August 6

Perks of Being A wallflower

The Perks of Being A Wallflower is about a teenage boy, Charlie, experiencing high school. Although Charlie experiences a lot of “typical” teenage experiences throughout the book, Charlie is not the typical teenager.  Throughout Stephen Chbosky’s Young Adult novel, Charlie shows signs of being on the autistic spectrum.  Specifically, he shows a lot of signs of having Asperger’s. Asperger’s according to Medical News Today is “a developmental disorder that impacts on the individual’s ability to communicate and socialize, among other things.”

According to myAsperger’schild.com, teenagers “may be uncomfortably blunt.”  We see this with Charlie, when, Within a week of meeting a high school senior, Sam, Charlie writes to his unknown friend: “I told Sam that I dreamt that she and I were naked on the sofa, and I started crying because I felt bad, and do you know what she said? She laughed (21 -2).”

To say he’s blunt is an understatement. To say he lacks finesse isn’t quite right either. He has the social understanding of a seven-year-old, blurting out anything that comes to mind, appropriate to mention or not.  This also matches up with what myAsperger’schild.com says:  teenagers with Asperger’s “may be immature for their age and be naive and too trusting, which can lead to teasing and bullying.”

Charlie also demonstrates a lack of control and understanding of his own emotions.  He cries at the drop of the hat for seemingly no reason.  One example of this is when he’s at a party with Patrick and Sam.

I was sitting on the floor of a basement of my first real party between Sam and Patrick, and I remembered that Sam introduced me as her friend to Bob. And I remembered that Patrick had done the same for Brad. And I started to cry. And nobody in that room looked at me weird for doing it. And then I really started to cry (38).

Again this is another Asperger’s trait.  As, according to Asperger Syndrome Behavior, “Individuals with Asperger syndrome have trouble recognizing their own emotions and especially expressing them in a proper way.”

Despite his social and emotional skills being that of a seven-year-old, Charlie proves to be quite intelligent. We see this whenever he mentions his Advance English Class.

My advanced English teacher asked me to call him “Bill” when we’re not in class, and he gave me another book to read. He says that I have a great skill at reading and understanding language, and he wanted me to write an essay about To Kill A Mockingbird.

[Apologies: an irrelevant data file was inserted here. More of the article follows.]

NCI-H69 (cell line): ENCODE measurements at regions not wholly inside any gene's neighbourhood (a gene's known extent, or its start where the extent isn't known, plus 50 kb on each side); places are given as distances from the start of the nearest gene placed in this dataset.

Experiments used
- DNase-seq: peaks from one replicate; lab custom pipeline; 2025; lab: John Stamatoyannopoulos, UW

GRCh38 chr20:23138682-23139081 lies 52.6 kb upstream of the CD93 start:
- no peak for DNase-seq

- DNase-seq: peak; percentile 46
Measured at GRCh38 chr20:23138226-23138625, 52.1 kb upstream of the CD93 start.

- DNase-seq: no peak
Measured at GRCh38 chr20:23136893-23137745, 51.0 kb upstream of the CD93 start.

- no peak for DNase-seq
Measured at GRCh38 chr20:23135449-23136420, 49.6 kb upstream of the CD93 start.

I mentioned this to my mom, and she asked why Bill didn’t recommend that I just take a sophomore or junior English class. And I told her that Bill said that these were basically the same classes with more complicated books, and that it wouldn’t help me.  (9-10)

“Bill” continually gives Charlie books and essays to write outside of normal class assignments to challenge him, proving that Charlie may be too advanced for even the advance class when it comes to literature.  But this is not necessarily unusual in children with Asperger’s.

According to myAsperger’schild.com , autistic  “adolescents may be extremely smart in specific areas, such as writing, math, or some form of the arts.”

A lot of Charlie’s behaviors and “symptoms” can be very off-putting to the reader, especially the frequency of how much he cries.  But to discover there is a reason for these eccentricitieswould make these annoying quirks forgivable to most readers. However, Chbosky never reveals the reason behind these idiosyncrasies. He lets readers know Charlie was molested as a child. And boys who were molested are not likely, according to what I could find on boys who are molested, to behave the way Charlie does in The Perks of Being A Wallflower, leaving readers to wonder if Charlie has Asperger’s and was molested…or if something entirely different is going on with him.

In the movie, Charlie doesn’t have these oddities in his behavior. He doesn’t cry at a drop of a hat. He’s smart. He makes jokes. He isn’t blunt.  He has the awareness of a neurotypical person his age. The only real oddity in him is the one or two times he blacks out in the movie. And that fits better with Charlie having been molested, as he could have easily been in a fugue state at the time.